The judgment of the trial court is reversed and remanded with instructions to award partial summary judgment to the Town and for further proceedings consistent with this opinion.

In Donald Anderson, Jr. v. State of Indiana , a 7-page opinion, Judge Baker writes:
Donald Anderson appeals his conviction for Battery by Bodily Waste, a Class B Misdemeanor. He argues that the evidence supporting his conviction is insufficient and that there is a material variance between the charging information and the evidence presented at trial. Finding no material variance and that the evidence is sufficient, we affirm. * * *

Mathias, Judge, concurring [beginning on p. 5]

I concur with the majority’s conclusion that the evidence sufficient to support Anderson’s conviction for Class B misdemeanor battery by bodily waste. However, I write separately to express my ongoing concern that Indiana’s criminal justice system continues to turn a blind eye to individuals suffering from mental illness who would be better served by commitment to a mental health treatment facility instead of incarceration in a local jail or the Department of Correction.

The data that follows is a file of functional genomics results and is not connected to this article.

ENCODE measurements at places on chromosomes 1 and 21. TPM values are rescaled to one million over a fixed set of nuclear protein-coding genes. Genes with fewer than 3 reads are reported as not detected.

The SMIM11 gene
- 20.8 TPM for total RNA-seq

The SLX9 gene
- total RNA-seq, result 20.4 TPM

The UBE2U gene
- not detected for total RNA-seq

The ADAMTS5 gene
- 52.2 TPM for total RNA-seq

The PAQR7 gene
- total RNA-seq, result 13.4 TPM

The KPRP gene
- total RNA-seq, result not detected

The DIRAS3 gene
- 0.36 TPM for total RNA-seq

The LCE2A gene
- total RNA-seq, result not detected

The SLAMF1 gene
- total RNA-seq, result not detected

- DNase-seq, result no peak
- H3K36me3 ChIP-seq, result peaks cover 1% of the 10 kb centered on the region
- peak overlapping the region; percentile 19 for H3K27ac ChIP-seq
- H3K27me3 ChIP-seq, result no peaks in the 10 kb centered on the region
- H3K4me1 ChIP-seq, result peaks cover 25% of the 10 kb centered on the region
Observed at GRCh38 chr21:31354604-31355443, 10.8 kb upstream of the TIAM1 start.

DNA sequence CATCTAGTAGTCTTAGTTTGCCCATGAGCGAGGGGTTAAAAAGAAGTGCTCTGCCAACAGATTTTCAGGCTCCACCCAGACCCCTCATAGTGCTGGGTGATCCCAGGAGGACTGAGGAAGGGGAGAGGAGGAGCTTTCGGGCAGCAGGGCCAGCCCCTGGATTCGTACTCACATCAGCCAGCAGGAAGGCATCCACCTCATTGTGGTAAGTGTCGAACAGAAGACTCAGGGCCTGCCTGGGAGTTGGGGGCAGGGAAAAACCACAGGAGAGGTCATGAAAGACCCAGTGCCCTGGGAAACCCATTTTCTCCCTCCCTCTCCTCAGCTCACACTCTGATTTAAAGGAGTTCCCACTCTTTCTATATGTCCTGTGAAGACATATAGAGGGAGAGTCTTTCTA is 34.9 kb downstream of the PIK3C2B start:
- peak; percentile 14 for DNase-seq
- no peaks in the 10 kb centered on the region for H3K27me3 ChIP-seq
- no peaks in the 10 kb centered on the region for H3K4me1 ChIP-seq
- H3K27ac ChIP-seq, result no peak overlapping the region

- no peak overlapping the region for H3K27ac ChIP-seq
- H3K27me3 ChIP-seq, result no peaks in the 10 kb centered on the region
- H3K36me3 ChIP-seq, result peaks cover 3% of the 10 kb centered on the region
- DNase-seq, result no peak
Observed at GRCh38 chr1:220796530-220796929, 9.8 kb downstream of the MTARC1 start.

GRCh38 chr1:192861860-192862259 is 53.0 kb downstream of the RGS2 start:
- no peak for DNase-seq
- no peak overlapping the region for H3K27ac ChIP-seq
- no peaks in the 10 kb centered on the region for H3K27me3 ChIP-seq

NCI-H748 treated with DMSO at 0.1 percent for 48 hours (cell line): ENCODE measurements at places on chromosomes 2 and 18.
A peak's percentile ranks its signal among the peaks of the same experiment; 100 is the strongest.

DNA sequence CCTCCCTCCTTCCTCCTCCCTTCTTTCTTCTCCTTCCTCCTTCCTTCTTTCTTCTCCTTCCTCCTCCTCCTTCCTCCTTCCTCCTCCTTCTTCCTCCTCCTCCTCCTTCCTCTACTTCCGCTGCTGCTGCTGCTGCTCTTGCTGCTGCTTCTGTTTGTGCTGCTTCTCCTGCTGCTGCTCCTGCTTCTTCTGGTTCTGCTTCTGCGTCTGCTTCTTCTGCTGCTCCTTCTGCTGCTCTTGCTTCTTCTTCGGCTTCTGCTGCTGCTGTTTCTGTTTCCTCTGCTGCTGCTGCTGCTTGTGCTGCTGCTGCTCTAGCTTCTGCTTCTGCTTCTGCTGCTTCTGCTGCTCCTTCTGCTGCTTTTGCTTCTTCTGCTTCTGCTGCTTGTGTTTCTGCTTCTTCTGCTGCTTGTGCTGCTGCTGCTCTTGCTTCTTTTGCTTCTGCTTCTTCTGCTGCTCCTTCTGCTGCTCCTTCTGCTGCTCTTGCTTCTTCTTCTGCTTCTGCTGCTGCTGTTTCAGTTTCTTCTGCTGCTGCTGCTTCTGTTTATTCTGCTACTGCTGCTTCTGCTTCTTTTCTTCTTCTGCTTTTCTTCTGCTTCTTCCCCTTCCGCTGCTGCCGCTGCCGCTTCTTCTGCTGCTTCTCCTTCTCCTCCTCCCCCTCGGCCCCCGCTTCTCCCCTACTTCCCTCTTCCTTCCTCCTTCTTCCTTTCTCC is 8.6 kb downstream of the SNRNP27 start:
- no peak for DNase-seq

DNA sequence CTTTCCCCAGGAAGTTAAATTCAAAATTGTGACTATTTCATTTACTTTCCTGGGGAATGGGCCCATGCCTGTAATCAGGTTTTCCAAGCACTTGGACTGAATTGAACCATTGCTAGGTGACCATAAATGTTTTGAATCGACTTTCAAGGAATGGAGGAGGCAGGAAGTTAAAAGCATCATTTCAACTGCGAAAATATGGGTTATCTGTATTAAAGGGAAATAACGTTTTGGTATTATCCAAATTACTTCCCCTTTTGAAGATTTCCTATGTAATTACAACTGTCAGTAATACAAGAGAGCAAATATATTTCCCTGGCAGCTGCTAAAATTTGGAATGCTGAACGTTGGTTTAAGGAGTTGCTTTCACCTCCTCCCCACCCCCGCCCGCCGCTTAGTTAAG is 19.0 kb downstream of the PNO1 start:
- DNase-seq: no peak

In Aaron D. Murray v. State of Indiana , a 10-page opinion, Judge Baker writes:
Aaron Murray appeals the sentence imposed by the trial court after Murray pleaded guilty to three counts of Level 4 Felony Child Molesting, arguing that the sentence is inappropriate in light of the nature of the offenses and his character. Finding that the sentence is not inappropriate, we affirm
In Jacob Lumbley v. State of Indiana , a 15-page opinion, Judge Brown writes:
Jacob R. Lumbley appeals his convictions and sentence for conspiracy to commit robbery as a level 5 felony, robbery as a level 5 felony, and two counts of criminal confinement as level 3 felonies, enhanced by the use of a firearm. Lumbley raises three issues which we revise and restate as: I. Whether the trial court erred by enhancing the sentences for his two criminal confinement convictions based upon his use of a firearm; II. Whether the trial court erred in ordering that the enhanced sentence for each criminal confinement conviction be served consecutive to each other; and III. Whether double jeopardy prohibits his convictions for conspiracy to commit robbery and robbery. We affirm.
NFP civil decisions today (2):

Robert E. Lehman v. Michele Lehman (mem. dec.)

Guardianship: Michelle Steege, et al. (mem. dec.)

NFP juvenile and criminal decisions today (3):

Curt Lowder v. State of Indiana (mem. dec.)